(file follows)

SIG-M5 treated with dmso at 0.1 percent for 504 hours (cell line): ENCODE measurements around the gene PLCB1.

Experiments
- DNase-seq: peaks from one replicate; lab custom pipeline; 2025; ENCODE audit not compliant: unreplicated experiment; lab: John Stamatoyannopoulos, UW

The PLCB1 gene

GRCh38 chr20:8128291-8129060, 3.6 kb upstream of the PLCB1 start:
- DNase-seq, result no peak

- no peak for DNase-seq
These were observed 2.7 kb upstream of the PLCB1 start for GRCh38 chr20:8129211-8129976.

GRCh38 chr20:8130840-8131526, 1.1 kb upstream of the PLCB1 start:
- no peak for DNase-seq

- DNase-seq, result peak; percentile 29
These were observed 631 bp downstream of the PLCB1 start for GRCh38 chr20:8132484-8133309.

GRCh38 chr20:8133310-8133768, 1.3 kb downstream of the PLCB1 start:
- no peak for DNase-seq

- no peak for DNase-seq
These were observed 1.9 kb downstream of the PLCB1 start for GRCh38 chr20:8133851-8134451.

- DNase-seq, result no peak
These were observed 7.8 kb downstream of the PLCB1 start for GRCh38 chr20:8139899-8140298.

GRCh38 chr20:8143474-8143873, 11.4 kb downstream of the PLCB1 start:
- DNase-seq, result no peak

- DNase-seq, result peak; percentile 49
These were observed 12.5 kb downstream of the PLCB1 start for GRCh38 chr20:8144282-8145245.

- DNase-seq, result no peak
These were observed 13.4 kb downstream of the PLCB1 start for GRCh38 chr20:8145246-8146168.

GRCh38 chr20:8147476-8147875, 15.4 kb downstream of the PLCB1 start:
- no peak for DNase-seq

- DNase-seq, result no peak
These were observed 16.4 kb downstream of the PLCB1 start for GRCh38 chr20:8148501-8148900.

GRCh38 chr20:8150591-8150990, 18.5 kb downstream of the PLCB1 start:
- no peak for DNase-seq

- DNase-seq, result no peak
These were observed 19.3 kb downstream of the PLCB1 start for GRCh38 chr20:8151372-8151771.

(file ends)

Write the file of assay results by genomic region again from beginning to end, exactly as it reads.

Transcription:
SIG-M5 treated with dmso at 0.1 percent for 504 hours (cell line): ENCODE measurements around the gene PLCB1.

Experiments
- DNase-seq: peaks from one replicate; lab custom pipeline; 2025; ENCODE audit not compliant: unreplicated experiment; lab: John Stamatoyannopoulos, UW

The PLCB1 gene

GRCh38 chr20:8128291-8129060, 3.6 kb upstream of the PLCB1 start:
- DNase-seq, result no peak

- no peak for DNase-seq
These were observed 2.7 kb upstream of the PLCB1 start for GRCh38 chr20:8129211-8129976.

GRCh38 chr20:8130840-8131526, 1.1 kb upstream of the PLCB1 start:
- no peak for DNase-seq

- DNase-seq, result peak; percentile 29
These were observed 631 bp downstream of the PLCB1 start for GRCh38 chr20:8132484-8133309.

GRCh38 chr20:8133310-8133768, 1.3 kb downstream of the PLCB1 start:
- no peak for DNase-seq

- no peak for DNase-seq
These were observed 1.9 kb downstream of the PLCB1 start for GRCh38 chr20:8133851-8134451.

- DNase-seq, result no peak
These were observed 7.8 kb downstream of the PLCB1 start for GRCh38 chr20:8139899-8140298.

GRCh38 chr20:8143474-8143873, 11.4 kb downstream of the PLCB1 start:
- DNase-seq, result no peak

- DNase-seq, result peak; percentile 49
These were observed 12.5 kb downstream of the PLCB1 start for GRCh38 chr20:8144282-8145245.

- DNase-seq, result no peak
These were observed 13.4 kb downstream of the PLCB1 start for GRCh38 chr20:8145246-8146168.

GRCh38 chr20:8147476-8147875, 15.4 kb downstream of the PLCB1 start:
- no peak for DNase-seq

- DNase-seq, result no peak
These were observed 16.4 kb downstream of the PLCB1 start for GRCh38 chr20:8148501-8148900.

GRCh38 chr20:8150591-8150990, 18.5 kb downstream of the PLCB1 start:
- no peak for DNase-seq

- DNase-seq, result no peak
These were observed 19.3 kb downstream of the PLCB1 start for GRCh38 chr20:8151372-8151771.